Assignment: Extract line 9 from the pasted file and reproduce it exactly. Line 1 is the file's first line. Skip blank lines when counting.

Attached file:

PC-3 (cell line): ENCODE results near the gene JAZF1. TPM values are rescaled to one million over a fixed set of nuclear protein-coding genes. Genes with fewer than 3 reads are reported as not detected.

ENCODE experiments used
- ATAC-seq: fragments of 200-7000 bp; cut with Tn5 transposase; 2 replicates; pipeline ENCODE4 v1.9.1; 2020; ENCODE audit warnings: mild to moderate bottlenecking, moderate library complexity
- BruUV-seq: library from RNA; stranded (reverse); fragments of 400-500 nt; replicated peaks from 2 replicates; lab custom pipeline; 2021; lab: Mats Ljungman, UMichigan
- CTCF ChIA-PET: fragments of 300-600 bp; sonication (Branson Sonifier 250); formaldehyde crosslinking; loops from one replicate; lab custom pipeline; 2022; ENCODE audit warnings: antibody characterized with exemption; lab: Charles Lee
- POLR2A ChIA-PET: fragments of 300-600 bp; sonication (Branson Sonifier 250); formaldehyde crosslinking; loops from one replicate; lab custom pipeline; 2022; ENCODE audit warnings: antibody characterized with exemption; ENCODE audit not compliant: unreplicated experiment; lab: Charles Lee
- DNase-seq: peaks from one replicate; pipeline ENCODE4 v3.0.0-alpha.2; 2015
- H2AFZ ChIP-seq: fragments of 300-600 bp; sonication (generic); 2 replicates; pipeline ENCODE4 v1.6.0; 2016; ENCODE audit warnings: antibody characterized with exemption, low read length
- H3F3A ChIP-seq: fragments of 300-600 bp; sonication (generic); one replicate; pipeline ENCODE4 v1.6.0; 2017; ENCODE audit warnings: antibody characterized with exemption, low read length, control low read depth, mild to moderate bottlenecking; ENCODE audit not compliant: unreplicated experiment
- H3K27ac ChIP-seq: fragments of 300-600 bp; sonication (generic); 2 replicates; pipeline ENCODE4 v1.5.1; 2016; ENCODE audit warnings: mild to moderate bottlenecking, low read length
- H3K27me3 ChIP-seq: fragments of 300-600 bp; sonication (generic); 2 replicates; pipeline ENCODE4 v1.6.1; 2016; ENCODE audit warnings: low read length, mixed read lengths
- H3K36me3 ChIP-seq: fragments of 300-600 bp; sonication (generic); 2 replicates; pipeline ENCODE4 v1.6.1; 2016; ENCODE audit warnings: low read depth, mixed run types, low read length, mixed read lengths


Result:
- H3F3A ChIP-seq: fragments of 300-600 bp; sonication (generic); one replicate; pipeline ENCODE4 v1.6.0; 2017; ENCODE audit warnings: antibody characterized with exemption, low read length, control low read depth, mild to moderate bottlenecking; ENCODE audit not compliant: unreplicated experiment